QUESTION: Do you work from a checklist when you’re conducting staff performance appraisals? RESPONSE: Silly question. Checklists? Do I have checklists? Seriously, staffing is a big concern, and I believe many smaller firms settle and hire the wrong people, which I’ve written about and probably beaten to death expressing my views. MORE PRACTICE DOCTOR Q&A: Why I Don’t Hire on Experience | 5 Time Management Tips for an Overworked Accountant | Staff Training Starts with Doing Something | 11 Business-Getting Tips for the Young Staffer | When Staffers Don’t Listen to You | Questions and Answers on Selling a Practice to Staff Members | Measuring Growth in Yourself, Staff and Partners | Complaining Client? No Wonder! Here is a checklist to get you started.
Firms now recovered about 9 in 10 jobs lost in financial collapse. By CPA Trendlines The U.S. tax, accounting and bookkeeping industries have recovered nearly 89 percent of the jobs lost in the economic crisis, according to CPA Trendlines sources. CPA Trendlines Careers and Hiring Outlook Job Satisfaction and Retention Benchmarks Here CPA Trendlines reports on: Current hiring trends in each of the bookkeeping, tax, payroll and CPA segments of the industry. Average hourly wages for key segments. Typical hours worked per week. And trends concerning women in the accounting workforce. The U.S. economy as a whole added 209,000 jobs in July. In addition to the growth of 47,000 jobs in professional and business services, increases were seen in […]
QUESTION: I know you advocate for hiring entry-level staff, but is there a situation when an experienced person should be hired? ANSWER: Obviously there are exceptions – but I believe they are few and far between and not worth the overall effort of only hiring experienced staff, which many small firms only hire, and occasionally larger firms do when they think a “gem” is available. The main reason of the whys and wherefores of the exception and hiring experienced people is that the experienced person you interview has worked for only one firm and you believe that firm has the same quality standards for training and development as you have and the person is leaving because of:
… and keeping them. CPA Trendlines conducts surveys all the time, but we like to ask periodically if there are questions we just aren’t asking that you need answered. We’re giving you the opportunity to help your fellow accountants with their pressing questions. Today’s topic: staffing. “Staffing: raise internally or seek outside of firm?” asked Jim Falgout, president of Falgout & Associates, P.C. in Richardson, Texas. “What do you do to attract employees who want to stay and grow with the firm?” asked Scott Sanders, managing partner of Sanders Thaler Viola & Katz LLP in Jericho, N.Y. Michael Green of Arendholz Bryan & Associates in Branford, Conn., wants to know “how to attract, retain and motivate young CPAs without giving […]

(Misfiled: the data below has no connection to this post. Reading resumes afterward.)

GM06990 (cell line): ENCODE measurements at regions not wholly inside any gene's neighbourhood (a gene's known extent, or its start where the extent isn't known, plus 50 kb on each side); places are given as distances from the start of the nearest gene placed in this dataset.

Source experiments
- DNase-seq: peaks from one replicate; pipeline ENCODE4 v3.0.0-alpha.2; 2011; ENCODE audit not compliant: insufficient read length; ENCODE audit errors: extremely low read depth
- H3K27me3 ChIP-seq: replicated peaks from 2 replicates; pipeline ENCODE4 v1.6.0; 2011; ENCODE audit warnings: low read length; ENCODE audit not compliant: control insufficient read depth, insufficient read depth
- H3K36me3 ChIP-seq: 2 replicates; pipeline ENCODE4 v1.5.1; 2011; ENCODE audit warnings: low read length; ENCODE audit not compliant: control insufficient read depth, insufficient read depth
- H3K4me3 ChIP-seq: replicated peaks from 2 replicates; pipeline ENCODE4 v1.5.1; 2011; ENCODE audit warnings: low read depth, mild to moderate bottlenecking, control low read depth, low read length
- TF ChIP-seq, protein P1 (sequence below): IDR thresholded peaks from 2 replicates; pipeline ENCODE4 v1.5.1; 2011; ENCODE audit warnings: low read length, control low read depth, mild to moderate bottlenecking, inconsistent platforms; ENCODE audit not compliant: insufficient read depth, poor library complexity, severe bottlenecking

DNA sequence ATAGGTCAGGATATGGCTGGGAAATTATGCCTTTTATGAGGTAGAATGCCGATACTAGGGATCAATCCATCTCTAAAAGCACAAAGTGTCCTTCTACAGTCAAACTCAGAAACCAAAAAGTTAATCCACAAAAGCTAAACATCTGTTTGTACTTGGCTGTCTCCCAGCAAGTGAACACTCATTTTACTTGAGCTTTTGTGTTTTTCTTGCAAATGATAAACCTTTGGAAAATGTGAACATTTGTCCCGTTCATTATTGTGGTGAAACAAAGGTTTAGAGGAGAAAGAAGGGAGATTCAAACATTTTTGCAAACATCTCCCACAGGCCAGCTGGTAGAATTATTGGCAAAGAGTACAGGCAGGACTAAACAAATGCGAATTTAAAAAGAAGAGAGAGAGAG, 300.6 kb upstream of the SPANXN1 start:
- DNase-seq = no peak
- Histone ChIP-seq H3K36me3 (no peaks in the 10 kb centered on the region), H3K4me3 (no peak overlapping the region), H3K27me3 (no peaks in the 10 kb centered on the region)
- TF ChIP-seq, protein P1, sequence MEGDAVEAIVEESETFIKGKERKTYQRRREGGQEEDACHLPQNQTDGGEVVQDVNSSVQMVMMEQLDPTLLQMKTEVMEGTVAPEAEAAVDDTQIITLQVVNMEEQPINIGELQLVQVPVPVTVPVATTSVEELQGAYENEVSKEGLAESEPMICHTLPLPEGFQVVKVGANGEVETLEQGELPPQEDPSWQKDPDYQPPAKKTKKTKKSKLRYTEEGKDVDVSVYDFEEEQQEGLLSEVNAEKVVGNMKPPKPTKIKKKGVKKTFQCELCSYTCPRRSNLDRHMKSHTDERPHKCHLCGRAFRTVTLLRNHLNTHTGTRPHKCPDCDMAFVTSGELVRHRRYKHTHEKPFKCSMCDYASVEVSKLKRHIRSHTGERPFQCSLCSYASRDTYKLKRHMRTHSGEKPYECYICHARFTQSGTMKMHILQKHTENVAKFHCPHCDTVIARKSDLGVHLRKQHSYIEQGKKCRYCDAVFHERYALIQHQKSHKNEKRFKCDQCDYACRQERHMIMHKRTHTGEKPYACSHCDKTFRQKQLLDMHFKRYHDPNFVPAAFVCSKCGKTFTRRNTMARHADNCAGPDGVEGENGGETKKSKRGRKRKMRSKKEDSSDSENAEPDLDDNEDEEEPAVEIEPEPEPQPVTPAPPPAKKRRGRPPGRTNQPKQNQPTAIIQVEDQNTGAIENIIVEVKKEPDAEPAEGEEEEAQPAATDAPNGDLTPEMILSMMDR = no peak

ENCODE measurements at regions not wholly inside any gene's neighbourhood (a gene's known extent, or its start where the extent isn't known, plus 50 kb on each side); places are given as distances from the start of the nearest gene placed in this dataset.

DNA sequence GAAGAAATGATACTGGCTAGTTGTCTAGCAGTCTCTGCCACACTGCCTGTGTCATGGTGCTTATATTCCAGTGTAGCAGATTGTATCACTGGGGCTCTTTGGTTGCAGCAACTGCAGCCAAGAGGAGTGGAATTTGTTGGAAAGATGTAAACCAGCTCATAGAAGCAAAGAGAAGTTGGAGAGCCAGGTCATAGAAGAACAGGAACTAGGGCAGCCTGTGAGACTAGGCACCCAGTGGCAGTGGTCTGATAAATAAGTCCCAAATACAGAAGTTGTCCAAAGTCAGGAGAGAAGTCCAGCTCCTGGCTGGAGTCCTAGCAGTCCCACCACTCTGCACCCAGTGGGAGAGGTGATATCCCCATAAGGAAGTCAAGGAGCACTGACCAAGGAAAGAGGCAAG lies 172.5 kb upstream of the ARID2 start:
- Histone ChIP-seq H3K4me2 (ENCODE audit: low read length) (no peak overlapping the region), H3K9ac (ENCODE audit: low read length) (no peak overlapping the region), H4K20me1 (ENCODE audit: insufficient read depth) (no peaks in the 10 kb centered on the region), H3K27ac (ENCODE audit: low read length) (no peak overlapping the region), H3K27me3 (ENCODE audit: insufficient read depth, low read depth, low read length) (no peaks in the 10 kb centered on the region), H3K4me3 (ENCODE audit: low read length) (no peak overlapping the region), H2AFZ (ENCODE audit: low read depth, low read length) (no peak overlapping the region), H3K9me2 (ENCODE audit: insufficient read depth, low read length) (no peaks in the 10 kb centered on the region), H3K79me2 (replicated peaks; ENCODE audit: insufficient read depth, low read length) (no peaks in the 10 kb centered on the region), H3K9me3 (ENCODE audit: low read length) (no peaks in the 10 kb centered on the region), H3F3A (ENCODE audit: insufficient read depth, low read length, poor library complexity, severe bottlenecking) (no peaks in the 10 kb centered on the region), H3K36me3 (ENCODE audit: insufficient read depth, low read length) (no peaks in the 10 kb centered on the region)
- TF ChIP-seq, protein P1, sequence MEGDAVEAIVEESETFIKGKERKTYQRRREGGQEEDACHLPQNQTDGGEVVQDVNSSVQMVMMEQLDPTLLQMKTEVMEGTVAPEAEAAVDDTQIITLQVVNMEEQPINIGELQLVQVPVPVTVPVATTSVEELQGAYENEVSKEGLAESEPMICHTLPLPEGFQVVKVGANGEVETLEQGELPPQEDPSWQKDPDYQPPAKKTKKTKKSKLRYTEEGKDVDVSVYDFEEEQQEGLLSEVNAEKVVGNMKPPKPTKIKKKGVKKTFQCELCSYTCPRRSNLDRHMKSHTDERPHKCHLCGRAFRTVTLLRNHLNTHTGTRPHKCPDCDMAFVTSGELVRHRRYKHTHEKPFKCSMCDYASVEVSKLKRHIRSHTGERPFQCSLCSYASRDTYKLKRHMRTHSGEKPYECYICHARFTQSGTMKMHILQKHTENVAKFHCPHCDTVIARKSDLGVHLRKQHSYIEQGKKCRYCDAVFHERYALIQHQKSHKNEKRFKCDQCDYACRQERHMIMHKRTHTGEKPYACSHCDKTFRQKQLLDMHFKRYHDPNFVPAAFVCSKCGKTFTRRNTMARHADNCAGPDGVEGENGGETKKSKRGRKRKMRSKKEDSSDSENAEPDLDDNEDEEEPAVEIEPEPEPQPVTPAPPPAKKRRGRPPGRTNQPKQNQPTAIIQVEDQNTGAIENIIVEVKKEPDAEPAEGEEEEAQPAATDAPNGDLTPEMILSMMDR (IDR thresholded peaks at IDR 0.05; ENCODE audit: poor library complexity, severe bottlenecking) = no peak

How to integrate two firms after a merger: carefully. By August Aquila Creating the Effective Partnership The tough negotiations and hard-fought agreement were the hard parts, right? Think again. Now you must move your eye from the financial to the human side of the merger. Your work has just begun and may last for 12 months or more. In order to make sure your merger has a better than average chance of succeeding, here are at least two dozen questions that need to be answered:
Who gets promoted and why in accounting: Join the survey; get the answers. By CPA Trendlines Research Tax, accounting and finance professionals don’t agree on everything. But they do seem to agree on the key traits needed to succeed in the profession, according to a new CPA Trendlines multi-year study. The questionnaire for “TALENT STRATEGIES: How to Identify and Develop Professionals for Management and Leadership Responsibilities” remains online and open as CPA Trendlines continues to collect data and refine its analysis.
As one generation ages out, a new one reshapes the future of the profession. See the complete 2014 Roundtable By Jennifer Wilson Convergence Coaching Analysis Without a doubt, succession issues permeate all aspects of the firms we’re encountering. These include identifying and developing successors — especially rainmakers and practice leaders, ensuring that the buy/sell makes sense and can be sustained over time, determining retirement timing and issues, establishing and executing transition plans, communicating plans, recruiting new talent to backfill positions and exploring new ways to govern the firm to give more voice to those who will be taking over. Succession implications are far-reaching and can be consuming.
Ed Mendlowitz, CPA, ABV, PFS Author of “The 30:30 Training Method” Question: A CPA sole practitioner with a few part time staff told me that he has come to realize that he no longer had a practice, but a business, and wanted to hire a person for “growth,” not just someone to help him get through the day. He wanted some suggestions of what type of person he should hire.